Aug. 17, 2018

Three stories—three Maxwell Grants!

The Shadow 100 The Death Triangle, The Crimson Death. And The Seven Deadly Arts by Maxwell Grant

I am going to assume that anyone that is likely to read this review knows the Shadow’s back-story. The really great thing about the Shadow novels is that the back-story isn’t repeated over and over ad infinitum throughout the series, unlike other pulp heroes.

To the Shadow, the weed of crime bears bitter fruit. He knows the evil that lurks in the hearts of men. The Shadow knows! The whisper of his laugh can freeze a killer in his tracks! The suggestion of moving darkness causes criminals to startle and swear. Many have tried to shoot it out with the Shadow. Few survived. Even wounded, the Shadow was a match for desperados everywhere.

Yet without the cape and hat, the Shadow might be any number of people. A master of disguise, he often fools people who have known the person he imitates for many years! To fans of the radio show, sorry, but while Lamont Cranston is the Shadow, the Shadow is NOT Lamont Cranston! Cranston is a real person, often in far-flung corners of the globe, so he makes a convenient face for the Shadow—with the real Cranston’s full knowledge and permission!

The true name of the Shadow is not revealed until issue 131 The Shadow Unmasks. And yet at times, even this identity is questionable. Perhaps the Shadow, like the Joker, prefers his life to be multiple choice!

As for these stories:

The Death Triangle was published October 15, 1933

This story was written by the original Maxwell Grant, Walter Gibson. Crime is underway and the Shadow has discovered three positions that form the area of a triangle. Writing notes to himself in his sanctum, he identifies them thus: The Murderer, the Informant, and the Betrayer! At stake is a mysterious deed, the legacy of Cyril Wycliff to his son, Howard. People are after that deed, which seems to be worth killing for…

 

The Crimson Death was published 8/1/1941

This story was written by the second Maxwell Grant, Theodore Tinsley. A daring robbery seems to net only a pink powder. It has been vacuumed into a tanker truck, then replaced with a similar powder. In a major double cross, the truck is wrecked deliberately, and the mastermind takes a few pounds of the powder, then sets the rig alight.  Among many other qualities, the powder is super inflammatory, burning with tremendous heat and difficult to put out.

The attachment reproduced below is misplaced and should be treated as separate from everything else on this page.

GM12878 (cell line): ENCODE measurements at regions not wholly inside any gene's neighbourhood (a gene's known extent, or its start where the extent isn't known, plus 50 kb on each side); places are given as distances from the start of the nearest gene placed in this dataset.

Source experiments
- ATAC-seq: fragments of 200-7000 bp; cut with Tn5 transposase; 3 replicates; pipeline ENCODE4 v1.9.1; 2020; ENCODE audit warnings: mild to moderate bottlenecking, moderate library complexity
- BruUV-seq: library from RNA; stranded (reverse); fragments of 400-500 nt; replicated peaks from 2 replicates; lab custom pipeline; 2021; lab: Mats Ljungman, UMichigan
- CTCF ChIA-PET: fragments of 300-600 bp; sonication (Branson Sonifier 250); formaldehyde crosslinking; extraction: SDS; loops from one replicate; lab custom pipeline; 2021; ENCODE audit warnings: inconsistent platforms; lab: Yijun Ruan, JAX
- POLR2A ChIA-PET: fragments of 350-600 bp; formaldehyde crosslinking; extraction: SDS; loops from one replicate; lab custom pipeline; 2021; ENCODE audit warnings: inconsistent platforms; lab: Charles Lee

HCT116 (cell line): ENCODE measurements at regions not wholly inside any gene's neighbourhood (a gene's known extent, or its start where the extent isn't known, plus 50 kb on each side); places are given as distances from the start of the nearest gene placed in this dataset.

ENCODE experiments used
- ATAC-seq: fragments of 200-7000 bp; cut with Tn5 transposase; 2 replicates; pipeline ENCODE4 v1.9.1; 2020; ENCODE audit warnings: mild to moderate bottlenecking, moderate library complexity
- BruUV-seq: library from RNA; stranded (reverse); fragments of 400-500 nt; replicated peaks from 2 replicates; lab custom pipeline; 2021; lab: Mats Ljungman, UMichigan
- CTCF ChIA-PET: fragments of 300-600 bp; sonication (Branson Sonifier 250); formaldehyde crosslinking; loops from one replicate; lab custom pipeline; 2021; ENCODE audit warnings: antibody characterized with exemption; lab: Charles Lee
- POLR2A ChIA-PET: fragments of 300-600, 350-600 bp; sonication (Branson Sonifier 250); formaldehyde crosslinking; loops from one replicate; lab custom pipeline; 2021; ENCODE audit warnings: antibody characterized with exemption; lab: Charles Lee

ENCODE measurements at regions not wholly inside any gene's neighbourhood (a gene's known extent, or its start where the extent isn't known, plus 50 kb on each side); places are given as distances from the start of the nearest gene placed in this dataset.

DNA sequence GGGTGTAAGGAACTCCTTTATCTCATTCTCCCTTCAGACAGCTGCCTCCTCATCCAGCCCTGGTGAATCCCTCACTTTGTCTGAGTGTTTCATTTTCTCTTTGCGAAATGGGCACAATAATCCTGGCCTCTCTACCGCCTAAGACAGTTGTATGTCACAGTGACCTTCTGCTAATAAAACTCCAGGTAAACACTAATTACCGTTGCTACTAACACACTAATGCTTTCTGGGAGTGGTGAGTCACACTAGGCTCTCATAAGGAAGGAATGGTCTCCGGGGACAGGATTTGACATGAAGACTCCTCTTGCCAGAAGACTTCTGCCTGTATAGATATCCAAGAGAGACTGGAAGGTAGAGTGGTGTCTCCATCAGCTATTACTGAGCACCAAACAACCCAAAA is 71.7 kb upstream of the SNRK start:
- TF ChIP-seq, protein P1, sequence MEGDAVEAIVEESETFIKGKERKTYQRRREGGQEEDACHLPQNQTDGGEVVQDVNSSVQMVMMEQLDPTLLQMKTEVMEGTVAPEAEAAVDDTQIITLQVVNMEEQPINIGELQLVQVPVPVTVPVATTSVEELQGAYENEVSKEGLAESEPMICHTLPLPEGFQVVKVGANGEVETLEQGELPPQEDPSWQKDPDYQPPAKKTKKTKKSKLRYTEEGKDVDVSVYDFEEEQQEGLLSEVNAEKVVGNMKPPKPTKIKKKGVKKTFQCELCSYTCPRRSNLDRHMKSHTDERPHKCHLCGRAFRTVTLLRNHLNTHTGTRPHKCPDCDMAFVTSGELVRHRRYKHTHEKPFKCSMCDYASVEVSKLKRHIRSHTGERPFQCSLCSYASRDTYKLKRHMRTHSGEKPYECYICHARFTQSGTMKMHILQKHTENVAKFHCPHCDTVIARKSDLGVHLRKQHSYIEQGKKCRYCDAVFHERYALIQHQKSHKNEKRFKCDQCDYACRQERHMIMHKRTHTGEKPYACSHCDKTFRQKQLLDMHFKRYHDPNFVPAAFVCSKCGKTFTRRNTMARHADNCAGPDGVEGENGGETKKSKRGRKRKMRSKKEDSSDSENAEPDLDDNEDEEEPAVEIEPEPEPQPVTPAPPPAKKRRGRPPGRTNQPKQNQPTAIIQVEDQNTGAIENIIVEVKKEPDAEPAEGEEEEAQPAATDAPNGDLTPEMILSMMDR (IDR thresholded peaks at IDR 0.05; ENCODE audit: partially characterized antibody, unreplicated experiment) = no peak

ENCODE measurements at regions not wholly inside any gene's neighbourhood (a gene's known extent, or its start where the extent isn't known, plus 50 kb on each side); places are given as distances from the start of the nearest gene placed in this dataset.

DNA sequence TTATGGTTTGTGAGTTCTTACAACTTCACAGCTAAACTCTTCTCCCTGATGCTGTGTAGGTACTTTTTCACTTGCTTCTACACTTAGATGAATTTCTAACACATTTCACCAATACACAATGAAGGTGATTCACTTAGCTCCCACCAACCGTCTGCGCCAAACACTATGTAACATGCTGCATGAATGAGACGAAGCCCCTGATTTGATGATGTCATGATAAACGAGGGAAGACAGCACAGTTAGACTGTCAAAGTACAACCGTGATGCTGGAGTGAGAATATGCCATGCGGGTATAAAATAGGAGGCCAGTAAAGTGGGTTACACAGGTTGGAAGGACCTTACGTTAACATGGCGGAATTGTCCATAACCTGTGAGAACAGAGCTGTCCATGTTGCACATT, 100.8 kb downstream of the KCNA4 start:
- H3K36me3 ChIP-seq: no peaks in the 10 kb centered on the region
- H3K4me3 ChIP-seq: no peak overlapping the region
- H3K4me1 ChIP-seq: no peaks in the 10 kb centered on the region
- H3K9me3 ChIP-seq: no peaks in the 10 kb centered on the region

People begin to die from what is termed “the falling illness.” Losing balance and becoming convulsive, they die quickly. As they lie dying, blood begins to trickle from their ears. The Shadow makes progress on solving the crime, but our mastermind also imitates the Shadow. The Shadow is thus wanted for murder!

The Seven Deadly Arts was published 10/1/1946

This story is by the third and last Maxwell Grant, Bruce Elliot. Most of Elliot’s Shadow stories were sub-par when compared to Gibson and Tinsley. This may be the best of the worst.

Many Shadow stories are a tad eerie, but this one touches bases heretofore left unexplored. A voodoo priestess chants over packages brought by people in garish carnival masks. An old man is delivered a voodoo doll of himself pierced with two pins. The belief that this is a true threat causes him to have a possible heart attack.

The Shadow seems like a de-fanged serpent in this story, having little of his usual ability. The final reveal is fair, but I don’t think the build-up really led in that direction.

So what we have here are two terrific Shadow stories by Gibson and Tinsley. Add to that the story by Elliot that was likely his best, and the book gets 5 stars.

Quoth the Raven…

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